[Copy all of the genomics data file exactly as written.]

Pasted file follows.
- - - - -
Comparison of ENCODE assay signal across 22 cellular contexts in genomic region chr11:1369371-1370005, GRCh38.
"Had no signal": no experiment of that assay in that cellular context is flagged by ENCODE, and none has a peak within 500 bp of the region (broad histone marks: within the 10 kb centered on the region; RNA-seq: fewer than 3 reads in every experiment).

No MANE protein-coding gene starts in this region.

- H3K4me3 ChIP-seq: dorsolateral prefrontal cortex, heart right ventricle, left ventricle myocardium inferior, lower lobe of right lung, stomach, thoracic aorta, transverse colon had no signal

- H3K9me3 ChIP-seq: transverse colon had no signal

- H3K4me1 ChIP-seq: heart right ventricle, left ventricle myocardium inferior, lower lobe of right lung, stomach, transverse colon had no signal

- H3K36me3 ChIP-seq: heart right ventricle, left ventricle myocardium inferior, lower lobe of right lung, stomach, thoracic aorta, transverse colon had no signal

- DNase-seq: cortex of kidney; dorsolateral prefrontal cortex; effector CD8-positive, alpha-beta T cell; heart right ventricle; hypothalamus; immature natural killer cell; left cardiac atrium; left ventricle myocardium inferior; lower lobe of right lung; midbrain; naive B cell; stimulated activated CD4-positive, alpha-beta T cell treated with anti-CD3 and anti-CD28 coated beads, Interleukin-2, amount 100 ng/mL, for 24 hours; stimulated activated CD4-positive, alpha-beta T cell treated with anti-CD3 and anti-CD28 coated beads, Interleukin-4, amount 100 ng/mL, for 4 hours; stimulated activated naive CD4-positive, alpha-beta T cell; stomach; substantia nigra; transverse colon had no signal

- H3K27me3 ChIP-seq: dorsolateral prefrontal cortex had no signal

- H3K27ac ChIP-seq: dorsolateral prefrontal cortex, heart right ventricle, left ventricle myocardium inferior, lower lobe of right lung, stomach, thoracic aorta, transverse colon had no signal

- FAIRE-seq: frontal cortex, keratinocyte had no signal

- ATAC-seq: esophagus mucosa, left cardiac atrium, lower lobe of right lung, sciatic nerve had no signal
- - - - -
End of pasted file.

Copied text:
Comparison of ENCODE assay signal across 22 cellular contexts in genomic region chr11:1369371-1370005, GRCh38.
"Had no signal": no experiment of that assay in that cellular context is flagged by ENCODE, and none has a peak within 500 bp of the region (broad histone marks: within the 10 kb centered on the region; RNA-seq: fewer than 3 reads in every experiment).

No MANE protein-coding gene starts in this region.

- H3K4me3 ChIP-seq: dorsolateral prefrontal cortex, heart right ventricle, left ventricle myocardium inferior, lower lobe of right lung, stomach, thoracic aorta, transverse colon had no signal

- H3K9me3 ChIP-seq: transverse colon had no signal

- H3K4me1 ChIP-seq: heart right ventricle, left ventricle myocardium inferior, lower lobe of right lung, stomach, transverse colon had no signal

- H3K36me3 ChIP-seq: heart right ventricle, left ventricle myocardium inferior, lower lobe of right lung, stomach, thoracic aorta, transverse colon had no signal

- DNase-seq: cortex of kidney; dorsolateral prefrontal cortex; effector CD8-positive, alpha-beta T cell; heart right ventricle; hypothalamus; immature natural killer cell; left cardiac atrium; left ventricle myocardium inferior; lower lobe of right lung; midbrain; naive B cell; stimulated activated CD4-positive, alpha-beta T cell treated with anti-CD3 and anti-CD28 coated beads, Interleukin-2, amount 100 ng/mL, for 24 hours; stimulated activated CD4-positive, alpha-beta T cell treated with anti-CD3 and anti-CD28 coated beads, Interleukin-4, amount 100 ng/mL, for 4 hours; stimulated activated naive CD4-positive, alpha-beta T cell; stomach; substantia nigra; transverse colon had no signal

- H3K27me3 ChIP-seq: dorsolateral prefrontal cortex had no signal

- H3K27ac ChIP-seq: dorsolateral prefrontal cortex, heart right ventricle, left ventricle myocardium inferior, lower lobe of right lung, stomach, thoracic aorta, transverse colon had no signal

- FAIRE-seq: frontal cortex, keratinocyte had no signal

- ATAC-seq: esophagus mucosa, left cardiac atrium, lower lobe of right lung, sciatic nerve had no signal